By Alejandro A. Tagliavini

XXXVII Thomist Week – International Congress, 2012

Faculty of Philosophy and Literature – UCA (click for the original paper in Spanish)

Disclaimer: As this presentation has been written for a Catholic university, I rely on pertinent quotes, that is, from Catholic authors, but do not be confused by this, the background is scientific and could well be based on non-Catholic authors.


                           In this short essay I will limit myself to presenting, not what reality currently is, but that perfection that we must have as a horizon. The true authority (and therefore unique) is the one that leads man to Being, the one that has the real power to direct him to his perfection, and the natural (metaphysical) potency to do so: ‘moral leadership’ (‘leadership by influence’) which, contrary to what many believe, is extremely effective -it is effective- , in opposition to the physically coercive “authority” that, strictly speaking, like all violence only destroys. As an example, the USSR, the most powerful tyranny in human history was not defeated by a superior army, but because of the moral influence of people like John Paul II.


                     Aristotle distinguishes being in act and in potentiality (the possibility of becoming what is not yet). All things are in act and, at the same time, potentially in relation to another different act. The act is prior to the potency, logically, chronologically, and ontologically, because something is potentially only in function of a certain pre-existing act. Consequently, in his Physics he explains that movement is the passage from power to act.

 In the first of the Thomist ‘quinque viae’ the only immobile engine is God (perfection). Thus, in Him (the highest authority, perfection) there is no potency, because this would mean change, but it is a pure act, from which authority is an act and not power (hence that “it is preached by example” and not with words). Following the Stagirite, Saint Thomas of Aquinas reaffirms that “movement is an imperfect action and of the imperfect” (1). This is how it moves (it is moving) what is partially in power and partially in act, continues the Aquinate (2).

So, the natural order (the natural laws of the cosmos, which must be followed necessarily to convert power into act) implies, fundamentally, movement because it exists precisely for man to become. If, in addition, we consider that potency is intrinsic (and its development inevitable), it follows that man necessarily moves by natural tendencies towards the Act (perfection) and, therefore, does not need extrinsic forces to drive him.

On the other hand, Saint Thomas assures, referring to the government of the world, that “… God immediately governs all things; but as regards the execution …, God governs some things by others intermediates … Therefore, it is fitting to say that God has the essentials of government…” (3). I emphasize that it is God who has the ‘essential’ of the government of the universe in an ‘immediate’ way (through Providence) and that there is some earthly authority in as much as “God governs some things through others”. This is to say, the cosmos has its own government prior to the human being, and some things of this government are realized through others “involuntarily”, as they are simple executors of something they can not change.

The natural need for authority is easy to understand. For example, as all people have different ideas, but at the same time it is urgent to be social, they need someone who, finally, decides the way forward. If they decide to follow one together since, although, due to the social nature, at some point they will have to do so, the free agency (and the inability to always associate with everyone), forces you to decide when and with whom. On the other hand, every human action seeks to improve the situation of the person, that cannot be fully reached as an “individual” (for it implies a common good since human beings are necessarily social, since to begin, to procreate two people are needed) hence the existence of some “authority” who knows that such action will lead to a better situation and can order for this purpose. Like, for example, your tennis coach.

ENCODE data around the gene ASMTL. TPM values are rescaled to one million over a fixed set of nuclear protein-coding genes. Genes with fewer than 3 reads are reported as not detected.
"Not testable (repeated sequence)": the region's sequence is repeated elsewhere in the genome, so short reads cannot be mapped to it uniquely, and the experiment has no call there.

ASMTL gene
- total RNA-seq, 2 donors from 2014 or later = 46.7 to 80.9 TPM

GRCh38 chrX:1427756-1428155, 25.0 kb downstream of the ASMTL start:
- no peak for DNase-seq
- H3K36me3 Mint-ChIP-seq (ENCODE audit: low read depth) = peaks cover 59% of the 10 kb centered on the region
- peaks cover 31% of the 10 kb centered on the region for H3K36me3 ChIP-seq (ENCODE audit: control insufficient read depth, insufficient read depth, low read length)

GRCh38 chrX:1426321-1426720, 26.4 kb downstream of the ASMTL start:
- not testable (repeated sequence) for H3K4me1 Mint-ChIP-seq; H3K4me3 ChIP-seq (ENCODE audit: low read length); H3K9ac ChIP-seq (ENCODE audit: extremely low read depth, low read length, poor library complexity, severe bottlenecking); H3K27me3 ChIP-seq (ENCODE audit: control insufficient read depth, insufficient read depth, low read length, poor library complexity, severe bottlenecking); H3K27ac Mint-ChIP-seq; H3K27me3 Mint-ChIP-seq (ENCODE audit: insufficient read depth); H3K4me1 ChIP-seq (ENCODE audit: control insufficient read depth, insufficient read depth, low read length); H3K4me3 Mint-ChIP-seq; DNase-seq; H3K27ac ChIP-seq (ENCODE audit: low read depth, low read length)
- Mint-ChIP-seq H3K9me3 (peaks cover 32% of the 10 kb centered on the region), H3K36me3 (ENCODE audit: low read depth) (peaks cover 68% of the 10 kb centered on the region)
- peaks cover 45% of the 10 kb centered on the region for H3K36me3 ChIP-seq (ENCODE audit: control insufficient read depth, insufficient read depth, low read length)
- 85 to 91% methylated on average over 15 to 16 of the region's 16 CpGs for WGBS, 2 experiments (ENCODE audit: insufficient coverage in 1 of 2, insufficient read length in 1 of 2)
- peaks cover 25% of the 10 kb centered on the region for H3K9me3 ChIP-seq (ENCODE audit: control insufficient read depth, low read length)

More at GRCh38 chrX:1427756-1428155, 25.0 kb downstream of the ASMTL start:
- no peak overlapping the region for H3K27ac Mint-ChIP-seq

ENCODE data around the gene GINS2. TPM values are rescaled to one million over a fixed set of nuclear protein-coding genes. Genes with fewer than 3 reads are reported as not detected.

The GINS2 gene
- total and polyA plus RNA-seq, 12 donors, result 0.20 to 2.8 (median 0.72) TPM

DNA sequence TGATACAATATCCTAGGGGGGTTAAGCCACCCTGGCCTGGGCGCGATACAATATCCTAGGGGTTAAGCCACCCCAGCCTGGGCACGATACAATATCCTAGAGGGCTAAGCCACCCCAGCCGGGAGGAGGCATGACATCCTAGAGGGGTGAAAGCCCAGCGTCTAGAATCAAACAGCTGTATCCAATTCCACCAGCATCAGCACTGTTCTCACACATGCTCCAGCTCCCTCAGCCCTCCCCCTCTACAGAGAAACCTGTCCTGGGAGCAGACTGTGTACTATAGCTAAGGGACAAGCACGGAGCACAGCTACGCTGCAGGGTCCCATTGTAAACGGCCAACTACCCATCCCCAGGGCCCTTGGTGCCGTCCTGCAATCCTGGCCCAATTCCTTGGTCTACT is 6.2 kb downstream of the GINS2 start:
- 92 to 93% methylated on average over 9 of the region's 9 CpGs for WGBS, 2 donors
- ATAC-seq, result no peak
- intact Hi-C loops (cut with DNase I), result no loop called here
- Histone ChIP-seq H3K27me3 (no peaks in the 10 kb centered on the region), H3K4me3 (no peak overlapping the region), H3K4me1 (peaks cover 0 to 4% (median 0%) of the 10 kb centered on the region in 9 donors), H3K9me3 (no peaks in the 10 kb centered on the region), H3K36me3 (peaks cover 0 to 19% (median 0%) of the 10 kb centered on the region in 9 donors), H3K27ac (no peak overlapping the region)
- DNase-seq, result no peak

Let us emphasize that it is a voluntary (natural) gathering of people, because they have discovered that they can power their resources, in fact, anyone could, at any moment, withdraw from the association. Now, as Providence -the impulse to perfection- manifests through the natural reason, which supposes free will, so that there is truly a government of God (previous to human beings), ‘Delegated’, for the natural order to be respected, the government must be given, exclusively and exclusive, depending on the human free will that adhere, by personal decision and in each act, to each law.

The Catechism says that “Regimes whose nature is contrary to the natural law … and the fundamental rights of people, cannot achieve the common good” (4) and then quotes the Aquinate: “Human legislation only has the character of law when it conforms to just reason, which means that its obligation comes from the eternal law. To the extent that if deviates from reason, it would be necessary to declare it unjust, it would not verify the notion of law; but rather it would be a form of violence (S. Thomas of A., th. 1-2, 93, 3 ad 2)” (5).

Now what is it that radically contradicts the natural order? The Aquinate says: “Violence is directly opposed to the voluntary as well as to the natural, in as much as it is common to the voluntary and the natural that both come from an intrinsic principle, and the violent emanates from an extrinsic principle” (6). To the point that Etienne Gilson assures that, for the Aquinate, “The natural and the violent are mutually exclusive, and it is not conceivable that something possesses both of these characters simultaneously” (7).

In this regard, Aristotle clarifies that “it is possible to violate the animated being: For example, a horse can be forced to move away from the straight line where he runs, making him change the direction … And so, if there is a cause outside of beings that forces them to execute what is contrary to their nature or their will, it is said that these beings do by force what they do … This will be … the definition of violence and coercion: there is violence whenever the cause that forces beings to do what they do is external to them; and there is no violence from the moment that the cause is internal and that it is in the very beings that move” (8).